Calibration - The Eternal Problem - part 1 of 1 2 3 4 5 6

by Tom Lee Published 01/02/2001


Calibration can be a complicated affair, so we have devoted this lengthy chapter to dealing with the problem. We all say at some time or other, "..if only I could get my inkjet prints to look more like the images on my monitor".

Unfortunately, without proper calibration between monitor and printer, we haven't got a cat in hell's chance!

Before we start its important to understand that a print from your Epson or HP printer will not match exactly a copy produced at your lab or in the darkroom. There are many reasons for this such as paper type and differing chemicals. Try comparing a Fiji print to a Kodak one! One reason above all others is that the colour gamut (range) of inkjet prints is less than that for conventional prints, (but its close enough). So now that we understand that we can't get an exact match, we can set about the business of calibration and get one pretty close.

Photoshop Settings

In terms of calibrating monitors and printers, there is really only one combination of hardware and software that will fit the bill, giving truly professional results at a reasonable price. A good 17" monitor is a must as a basic minimum, together with any one of the Epson series of printers that produce prints using 1440dpi printouts, and of course you will need a copy of Adobe Photoshop 5.0 (or better), the industry standard in photo manipulation.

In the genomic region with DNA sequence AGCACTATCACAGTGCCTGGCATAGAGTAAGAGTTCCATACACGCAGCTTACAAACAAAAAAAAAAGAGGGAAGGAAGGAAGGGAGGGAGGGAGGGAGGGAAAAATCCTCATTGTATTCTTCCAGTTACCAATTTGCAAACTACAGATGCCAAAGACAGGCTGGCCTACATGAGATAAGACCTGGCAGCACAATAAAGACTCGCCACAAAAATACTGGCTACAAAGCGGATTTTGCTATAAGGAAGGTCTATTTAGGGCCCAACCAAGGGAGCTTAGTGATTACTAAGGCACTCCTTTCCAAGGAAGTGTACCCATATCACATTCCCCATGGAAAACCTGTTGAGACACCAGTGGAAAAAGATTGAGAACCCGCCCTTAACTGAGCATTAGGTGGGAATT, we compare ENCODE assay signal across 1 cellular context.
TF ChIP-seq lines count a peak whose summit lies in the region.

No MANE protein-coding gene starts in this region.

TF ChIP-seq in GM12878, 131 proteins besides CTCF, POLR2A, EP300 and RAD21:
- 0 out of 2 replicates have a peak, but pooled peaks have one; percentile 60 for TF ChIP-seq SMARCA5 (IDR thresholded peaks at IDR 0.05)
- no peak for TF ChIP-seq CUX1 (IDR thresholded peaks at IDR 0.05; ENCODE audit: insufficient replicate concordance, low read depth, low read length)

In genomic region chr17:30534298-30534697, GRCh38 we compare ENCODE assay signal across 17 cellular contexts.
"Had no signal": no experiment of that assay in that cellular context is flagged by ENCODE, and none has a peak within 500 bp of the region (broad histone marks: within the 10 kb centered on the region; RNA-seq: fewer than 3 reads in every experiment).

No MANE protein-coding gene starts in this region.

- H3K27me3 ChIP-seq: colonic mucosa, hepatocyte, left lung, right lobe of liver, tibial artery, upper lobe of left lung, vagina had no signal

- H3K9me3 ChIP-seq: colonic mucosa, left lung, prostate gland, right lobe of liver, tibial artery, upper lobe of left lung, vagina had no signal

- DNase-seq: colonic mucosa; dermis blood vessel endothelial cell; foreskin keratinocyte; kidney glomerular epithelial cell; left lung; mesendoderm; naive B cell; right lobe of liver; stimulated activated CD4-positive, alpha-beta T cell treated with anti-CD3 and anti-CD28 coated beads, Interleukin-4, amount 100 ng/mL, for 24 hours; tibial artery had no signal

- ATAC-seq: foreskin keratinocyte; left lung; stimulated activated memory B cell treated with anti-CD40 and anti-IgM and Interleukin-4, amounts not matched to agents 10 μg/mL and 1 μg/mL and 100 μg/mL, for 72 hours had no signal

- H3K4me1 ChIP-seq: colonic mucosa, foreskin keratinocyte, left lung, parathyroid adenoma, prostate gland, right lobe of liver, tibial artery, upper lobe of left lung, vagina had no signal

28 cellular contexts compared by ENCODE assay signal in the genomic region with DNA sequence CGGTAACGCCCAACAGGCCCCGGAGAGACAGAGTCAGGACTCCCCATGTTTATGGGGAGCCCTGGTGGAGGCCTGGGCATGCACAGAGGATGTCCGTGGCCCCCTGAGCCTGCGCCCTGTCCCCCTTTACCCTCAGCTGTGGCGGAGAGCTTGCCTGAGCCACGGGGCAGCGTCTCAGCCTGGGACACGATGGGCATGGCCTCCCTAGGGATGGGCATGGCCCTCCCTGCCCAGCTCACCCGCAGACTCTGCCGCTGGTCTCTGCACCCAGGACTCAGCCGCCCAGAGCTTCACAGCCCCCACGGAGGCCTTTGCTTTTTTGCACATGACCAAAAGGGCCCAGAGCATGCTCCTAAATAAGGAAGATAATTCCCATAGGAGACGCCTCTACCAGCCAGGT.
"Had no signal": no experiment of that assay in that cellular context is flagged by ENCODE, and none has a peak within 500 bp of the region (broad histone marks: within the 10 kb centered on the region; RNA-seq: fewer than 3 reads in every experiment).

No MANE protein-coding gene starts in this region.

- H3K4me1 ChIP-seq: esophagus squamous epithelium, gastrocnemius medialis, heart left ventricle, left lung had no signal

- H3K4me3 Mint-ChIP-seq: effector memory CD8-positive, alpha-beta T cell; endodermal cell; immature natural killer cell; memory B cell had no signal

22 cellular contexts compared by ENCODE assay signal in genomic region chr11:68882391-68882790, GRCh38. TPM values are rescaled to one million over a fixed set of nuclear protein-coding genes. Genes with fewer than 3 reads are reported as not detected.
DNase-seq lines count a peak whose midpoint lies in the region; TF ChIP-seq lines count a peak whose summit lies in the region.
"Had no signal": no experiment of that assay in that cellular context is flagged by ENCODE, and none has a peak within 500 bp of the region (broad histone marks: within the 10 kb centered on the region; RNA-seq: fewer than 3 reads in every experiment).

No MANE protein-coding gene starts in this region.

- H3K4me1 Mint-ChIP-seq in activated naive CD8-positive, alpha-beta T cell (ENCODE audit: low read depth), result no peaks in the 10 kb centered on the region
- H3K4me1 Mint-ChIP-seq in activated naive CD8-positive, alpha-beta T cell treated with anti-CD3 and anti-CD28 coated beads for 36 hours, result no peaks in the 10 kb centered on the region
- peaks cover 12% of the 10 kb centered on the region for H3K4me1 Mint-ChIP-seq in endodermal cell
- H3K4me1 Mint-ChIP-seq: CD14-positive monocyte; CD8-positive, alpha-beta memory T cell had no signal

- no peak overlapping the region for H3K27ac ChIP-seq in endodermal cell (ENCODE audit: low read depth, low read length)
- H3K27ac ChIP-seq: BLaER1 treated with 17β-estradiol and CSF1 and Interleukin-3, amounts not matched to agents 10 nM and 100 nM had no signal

There are many specific combinations of settings that will give good results, depending on the type of equipment owned, however I have devised a series of settings that appear to work well with almost any combination of monitor and printer. Assuming that your computer, monitor, printer and scanner are ready to roll, we'll begin. You might find it useful at this point to read Len Hewitt's article in issue three, volume 10 of the Society Photographer, on Colour Spaces.

Open Photoshop and set the colour preferences.

From the pull down menu at the top left select File>Colour Settings>RGB Setup. A new window opens which allows us to select the colour space for the image, and allows the monitor to display an accurate representation of the colour gamut on the screen. Select sRGB from the drop down list in the RGB window. This is the IMAGE profile (or Colour Space) which is embedded in all subsequent images and allows other computers to view your image as you see it on their systems. Its worthwhile noting that most outside printing houses require images to be tagged with this particular profile. Note also that this changes the other values in the remaining windows, and that the "white point" has been set to 6500°K. This is important information for later on. Make sure that the boxes for preview and display using monitor compensation are checked.

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